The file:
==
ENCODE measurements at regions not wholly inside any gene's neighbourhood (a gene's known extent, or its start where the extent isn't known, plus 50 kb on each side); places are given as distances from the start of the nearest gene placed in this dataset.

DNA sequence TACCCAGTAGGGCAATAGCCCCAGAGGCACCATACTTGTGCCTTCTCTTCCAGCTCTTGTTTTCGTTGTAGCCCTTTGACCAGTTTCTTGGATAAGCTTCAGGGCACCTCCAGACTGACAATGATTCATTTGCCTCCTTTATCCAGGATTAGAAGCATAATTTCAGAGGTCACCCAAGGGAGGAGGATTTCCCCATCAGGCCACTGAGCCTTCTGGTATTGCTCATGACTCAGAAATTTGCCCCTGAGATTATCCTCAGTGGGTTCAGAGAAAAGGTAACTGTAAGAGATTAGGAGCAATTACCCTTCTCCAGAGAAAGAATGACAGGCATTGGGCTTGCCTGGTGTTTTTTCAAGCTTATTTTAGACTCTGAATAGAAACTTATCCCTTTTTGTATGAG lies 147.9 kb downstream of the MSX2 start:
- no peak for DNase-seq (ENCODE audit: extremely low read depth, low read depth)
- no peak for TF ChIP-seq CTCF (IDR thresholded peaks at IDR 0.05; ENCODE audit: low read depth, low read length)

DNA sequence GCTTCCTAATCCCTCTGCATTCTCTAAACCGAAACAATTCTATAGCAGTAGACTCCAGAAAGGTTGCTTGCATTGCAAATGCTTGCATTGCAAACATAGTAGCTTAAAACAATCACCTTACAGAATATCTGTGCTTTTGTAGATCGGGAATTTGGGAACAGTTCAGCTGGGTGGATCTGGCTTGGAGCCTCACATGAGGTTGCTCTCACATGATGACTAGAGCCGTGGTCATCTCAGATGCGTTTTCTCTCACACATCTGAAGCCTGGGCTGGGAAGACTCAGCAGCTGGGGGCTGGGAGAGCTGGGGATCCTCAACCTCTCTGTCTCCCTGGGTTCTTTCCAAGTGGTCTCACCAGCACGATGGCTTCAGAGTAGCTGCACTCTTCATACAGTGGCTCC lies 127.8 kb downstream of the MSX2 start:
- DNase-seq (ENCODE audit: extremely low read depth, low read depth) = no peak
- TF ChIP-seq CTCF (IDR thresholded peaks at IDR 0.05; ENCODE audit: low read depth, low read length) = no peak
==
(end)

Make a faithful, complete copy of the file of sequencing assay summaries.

ENCODE measurements at regions not wholly inside any gene's neighbourhood (a gene's known extent, or its start where the extent isn't known, plus 50 kb on each side); places are given as distances from the start of the nearest gene placed in this dataset.

DNA sequence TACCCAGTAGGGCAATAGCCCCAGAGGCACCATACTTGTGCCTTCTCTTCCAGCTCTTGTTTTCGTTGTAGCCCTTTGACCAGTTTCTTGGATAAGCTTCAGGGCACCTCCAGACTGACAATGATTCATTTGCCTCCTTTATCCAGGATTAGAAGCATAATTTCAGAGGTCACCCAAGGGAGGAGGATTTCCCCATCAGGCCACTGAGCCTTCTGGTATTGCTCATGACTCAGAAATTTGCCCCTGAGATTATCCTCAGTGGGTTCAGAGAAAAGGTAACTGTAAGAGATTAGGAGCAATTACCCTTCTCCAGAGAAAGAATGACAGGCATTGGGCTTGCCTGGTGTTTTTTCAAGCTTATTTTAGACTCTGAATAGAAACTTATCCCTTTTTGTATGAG lies 147.9 kb downstream of the MSX2 start:
- no peak for DNase-seq (ENCODE audit: extremely low read depth, low read depth)
- no peak for TF ChIP-seq CTCF (IDR thresholded peaks at IDR 0.05; ENCODE audit: low read depth, low read length)

DNA sequence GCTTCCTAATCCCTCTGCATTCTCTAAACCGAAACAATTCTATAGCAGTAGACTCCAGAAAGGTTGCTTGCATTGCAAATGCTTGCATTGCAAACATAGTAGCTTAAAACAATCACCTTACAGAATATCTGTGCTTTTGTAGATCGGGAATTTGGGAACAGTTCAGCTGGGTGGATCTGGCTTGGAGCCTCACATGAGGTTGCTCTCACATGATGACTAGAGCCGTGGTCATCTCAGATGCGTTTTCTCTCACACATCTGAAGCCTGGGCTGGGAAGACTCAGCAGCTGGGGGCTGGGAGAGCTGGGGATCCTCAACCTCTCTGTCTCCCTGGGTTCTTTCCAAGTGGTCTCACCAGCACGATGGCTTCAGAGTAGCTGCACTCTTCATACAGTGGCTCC lies 127.8 kb downstream of the MSX2 start:
- DNase-seq (ENCODE audit: extremely low read depth, low read depth) = no peak
- TF ChIP-seq CTCF (IDR thresholded peaks at IDR 0.05; ENCODE audit: low read depth, low read length) = no peak